3. The Tax Code is constantly changing. Credits expire, deductions shrink and rates can fluctuate from year to year. For planning purposes, it’s best to know what to expect ahead of time. If you’re trying to plan, knowing when tax breaks for hiring certain employees or making energy efficient improvements to your house expire is useful. A good tax professional can point you in the right direction (with the caveat that Congress is still wont to undo it all at any second).
  4. End of the year planning opportunities are just around the corner.Many taxpayers start thinking about their options in January but many tax savings plans have to be completed in December in order to count for that tax year. If you want to save tax dollars for tax year 2012, in most instances (retirement plan contributions being an exception), you have to act before December 31, 2012 – including the really big ones like getting married. And this doesn’t just apply to individual income taxes: planning for estate and gift taxes, as well as most corporate and partnership taxes, is focused on the same year end: December 31. If you have moves to make by year end, get things going now – and get some help.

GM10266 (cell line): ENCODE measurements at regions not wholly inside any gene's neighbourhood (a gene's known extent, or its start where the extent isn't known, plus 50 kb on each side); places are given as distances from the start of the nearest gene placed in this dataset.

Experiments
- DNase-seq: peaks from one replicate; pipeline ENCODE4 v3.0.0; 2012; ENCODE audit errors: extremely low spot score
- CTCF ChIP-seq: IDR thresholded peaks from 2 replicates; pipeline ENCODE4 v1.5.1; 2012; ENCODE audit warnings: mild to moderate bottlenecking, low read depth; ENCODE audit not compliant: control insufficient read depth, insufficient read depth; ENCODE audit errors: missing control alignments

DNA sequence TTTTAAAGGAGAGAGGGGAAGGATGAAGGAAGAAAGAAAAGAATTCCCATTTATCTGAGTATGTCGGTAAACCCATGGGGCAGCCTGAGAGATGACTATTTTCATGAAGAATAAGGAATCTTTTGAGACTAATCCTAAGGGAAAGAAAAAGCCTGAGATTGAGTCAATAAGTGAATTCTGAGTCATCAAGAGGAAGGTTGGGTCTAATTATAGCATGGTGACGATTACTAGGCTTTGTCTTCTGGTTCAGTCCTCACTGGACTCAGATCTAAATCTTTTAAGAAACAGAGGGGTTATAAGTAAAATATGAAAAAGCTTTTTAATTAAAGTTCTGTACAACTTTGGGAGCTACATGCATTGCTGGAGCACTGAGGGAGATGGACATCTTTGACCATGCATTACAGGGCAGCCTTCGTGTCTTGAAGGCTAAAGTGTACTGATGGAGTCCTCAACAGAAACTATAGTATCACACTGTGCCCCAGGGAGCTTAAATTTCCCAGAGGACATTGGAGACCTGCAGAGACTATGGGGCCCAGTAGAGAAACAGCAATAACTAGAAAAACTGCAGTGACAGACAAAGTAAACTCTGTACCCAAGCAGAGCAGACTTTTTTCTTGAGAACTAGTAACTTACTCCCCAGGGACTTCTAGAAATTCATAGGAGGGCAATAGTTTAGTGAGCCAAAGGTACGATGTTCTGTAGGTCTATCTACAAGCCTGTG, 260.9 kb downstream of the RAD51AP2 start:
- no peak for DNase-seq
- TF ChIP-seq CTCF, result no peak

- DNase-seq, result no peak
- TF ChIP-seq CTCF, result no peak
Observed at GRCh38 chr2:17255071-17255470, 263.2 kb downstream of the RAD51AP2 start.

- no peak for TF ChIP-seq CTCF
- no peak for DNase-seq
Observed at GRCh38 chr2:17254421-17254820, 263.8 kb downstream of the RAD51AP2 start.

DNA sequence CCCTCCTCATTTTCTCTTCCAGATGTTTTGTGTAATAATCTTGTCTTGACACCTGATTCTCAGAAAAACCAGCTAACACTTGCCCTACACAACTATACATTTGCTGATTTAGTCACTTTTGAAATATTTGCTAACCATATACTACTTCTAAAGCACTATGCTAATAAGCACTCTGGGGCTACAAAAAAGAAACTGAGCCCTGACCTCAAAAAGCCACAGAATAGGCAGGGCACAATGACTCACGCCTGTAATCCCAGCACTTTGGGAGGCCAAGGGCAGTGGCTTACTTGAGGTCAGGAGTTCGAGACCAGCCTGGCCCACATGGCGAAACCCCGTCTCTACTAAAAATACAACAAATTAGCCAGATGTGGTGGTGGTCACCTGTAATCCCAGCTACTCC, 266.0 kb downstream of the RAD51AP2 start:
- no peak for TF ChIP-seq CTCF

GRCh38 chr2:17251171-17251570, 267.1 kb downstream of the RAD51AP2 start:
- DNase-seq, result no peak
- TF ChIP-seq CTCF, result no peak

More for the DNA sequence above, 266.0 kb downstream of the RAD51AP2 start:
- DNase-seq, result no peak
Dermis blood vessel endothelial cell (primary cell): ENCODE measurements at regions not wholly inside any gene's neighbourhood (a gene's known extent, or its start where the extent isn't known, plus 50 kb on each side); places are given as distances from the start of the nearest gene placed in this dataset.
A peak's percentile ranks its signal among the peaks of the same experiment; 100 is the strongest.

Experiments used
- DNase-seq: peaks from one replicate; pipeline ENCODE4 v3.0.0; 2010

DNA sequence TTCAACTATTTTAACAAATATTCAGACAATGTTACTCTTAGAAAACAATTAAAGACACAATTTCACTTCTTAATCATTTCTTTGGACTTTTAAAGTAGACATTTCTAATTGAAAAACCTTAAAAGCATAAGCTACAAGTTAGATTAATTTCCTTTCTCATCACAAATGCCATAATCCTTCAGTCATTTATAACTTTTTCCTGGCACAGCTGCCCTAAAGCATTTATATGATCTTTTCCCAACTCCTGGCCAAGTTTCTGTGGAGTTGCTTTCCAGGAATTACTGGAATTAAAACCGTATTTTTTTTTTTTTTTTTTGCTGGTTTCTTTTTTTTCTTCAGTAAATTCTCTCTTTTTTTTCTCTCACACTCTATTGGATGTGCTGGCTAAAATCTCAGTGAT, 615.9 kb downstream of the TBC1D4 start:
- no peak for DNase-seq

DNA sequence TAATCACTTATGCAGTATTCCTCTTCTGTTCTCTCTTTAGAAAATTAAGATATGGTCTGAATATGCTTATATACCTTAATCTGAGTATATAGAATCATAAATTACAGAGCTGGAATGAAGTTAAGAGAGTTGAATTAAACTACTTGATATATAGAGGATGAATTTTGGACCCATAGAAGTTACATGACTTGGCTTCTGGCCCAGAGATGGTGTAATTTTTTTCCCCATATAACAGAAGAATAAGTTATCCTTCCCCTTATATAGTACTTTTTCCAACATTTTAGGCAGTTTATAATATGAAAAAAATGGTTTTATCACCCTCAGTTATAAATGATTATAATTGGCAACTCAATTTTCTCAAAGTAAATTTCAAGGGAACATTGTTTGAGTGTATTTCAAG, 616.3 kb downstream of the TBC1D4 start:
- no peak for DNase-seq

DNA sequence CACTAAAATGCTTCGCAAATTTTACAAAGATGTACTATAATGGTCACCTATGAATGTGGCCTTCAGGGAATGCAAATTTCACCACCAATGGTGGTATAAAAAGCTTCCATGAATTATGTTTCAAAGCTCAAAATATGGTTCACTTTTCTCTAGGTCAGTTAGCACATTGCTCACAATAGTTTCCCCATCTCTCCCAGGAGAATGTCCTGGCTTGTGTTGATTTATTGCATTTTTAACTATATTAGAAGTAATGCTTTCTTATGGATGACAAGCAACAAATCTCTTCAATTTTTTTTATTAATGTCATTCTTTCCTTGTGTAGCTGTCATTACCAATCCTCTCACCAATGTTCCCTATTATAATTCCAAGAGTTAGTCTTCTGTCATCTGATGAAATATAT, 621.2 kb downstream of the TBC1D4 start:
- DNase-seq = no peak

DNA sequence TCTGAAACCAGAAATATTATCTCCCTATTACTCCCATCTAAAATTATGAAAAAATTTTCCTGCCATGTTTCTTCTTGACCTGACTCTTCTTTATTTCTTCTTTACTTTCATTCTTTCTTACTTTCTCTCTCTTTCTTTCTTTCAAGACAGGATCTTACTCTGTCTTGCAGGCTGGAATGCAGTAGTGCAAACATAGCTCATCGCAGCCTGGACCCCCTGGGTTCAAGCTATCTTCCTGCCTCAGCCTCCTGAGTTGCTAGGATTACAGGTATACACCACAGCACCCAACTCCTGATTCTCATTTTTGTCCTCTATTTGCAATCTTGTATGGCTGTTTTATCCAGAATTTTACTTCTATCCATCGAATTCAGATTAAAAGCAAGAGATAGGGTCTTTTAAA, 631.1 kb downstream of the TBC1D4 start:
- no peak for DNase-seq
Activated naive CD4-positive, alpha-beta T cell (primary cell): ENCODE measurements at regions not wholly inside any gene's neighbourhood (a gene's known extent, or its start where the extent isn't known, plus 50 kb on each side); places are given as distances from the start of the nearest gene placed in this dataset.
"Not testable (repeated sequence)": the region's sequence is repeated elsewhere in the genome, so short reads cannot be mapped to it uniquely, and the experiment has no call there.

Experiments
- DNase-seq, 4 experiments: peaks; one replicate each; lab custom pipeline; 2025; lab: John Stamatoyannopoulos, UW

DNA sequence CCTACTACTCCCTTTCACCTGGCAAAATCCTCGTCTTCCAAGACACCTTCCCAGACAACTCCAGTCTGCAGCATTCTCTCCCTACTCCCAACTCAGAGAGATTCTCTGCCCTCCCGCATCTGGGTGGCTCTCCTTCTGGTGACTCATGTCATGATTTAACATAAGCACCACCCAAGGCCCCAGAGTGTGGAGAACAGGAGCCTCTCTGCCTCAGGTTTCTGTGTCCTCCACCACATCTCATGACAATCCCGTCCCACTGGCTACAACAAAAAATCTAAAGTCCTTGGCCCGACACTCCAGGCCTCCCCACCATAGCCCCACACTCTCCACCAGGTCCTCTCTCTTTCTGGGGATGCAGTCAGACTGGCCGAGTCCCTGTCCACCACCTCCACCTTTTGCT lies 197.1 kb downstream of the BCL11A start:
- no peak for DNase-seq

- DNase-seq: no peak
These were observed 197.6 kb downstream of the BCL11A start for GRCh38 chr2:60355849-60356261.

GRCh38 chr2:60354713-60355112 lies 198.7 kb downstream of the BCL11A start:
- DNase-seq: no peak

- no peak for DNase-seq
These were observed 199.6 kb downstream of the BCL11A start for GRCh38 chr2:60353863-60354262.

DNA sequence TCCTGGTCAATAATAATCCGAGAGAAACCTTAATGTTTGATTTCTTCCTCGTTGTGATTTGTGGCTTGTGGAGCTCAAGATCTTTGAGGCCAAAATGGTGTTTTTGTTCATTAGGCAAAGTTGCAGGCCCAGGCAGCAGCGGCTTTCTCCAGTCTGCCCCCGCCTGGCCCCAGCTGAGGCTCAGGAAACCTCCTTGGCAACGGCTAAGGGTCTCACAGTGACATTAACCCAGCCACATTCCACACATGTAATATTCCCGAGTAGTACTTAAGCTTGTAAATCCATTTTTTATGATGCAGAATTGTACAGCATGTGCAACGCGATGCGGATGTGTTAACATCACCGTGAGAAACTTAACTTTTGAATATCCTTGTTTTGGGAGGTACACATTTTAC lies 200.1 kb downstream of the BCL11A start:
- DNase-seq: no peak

5. Finally, business slows down a little (just a little) at the end of the year for many tax professionals. This might be the best time to get some personal attention if there’s something you’ve been concerned about. Maybe your bookkeeping isn’t terrific and you want to change software packages… or maybe the pencil on your old green ledgers is too hard to read these days and you’re thinking about diving in and trying online accounting. Maybe you’re thinking about contributing to an IRA for your spouse or a 529 savings plan for the kiddos. Maybe you just want to find a new preparer. The very best time to do those things is January 1. But that’s the worst time to start thinking about it – just after the holidays can be hectic. Ask now. Get the facts. Organize. Fill out the papers. Resolve to start fresh.

Contact an R&G Brenner Tax Professional today to discuss your tax strategy for the upcoming tax season.

Source:  Forbes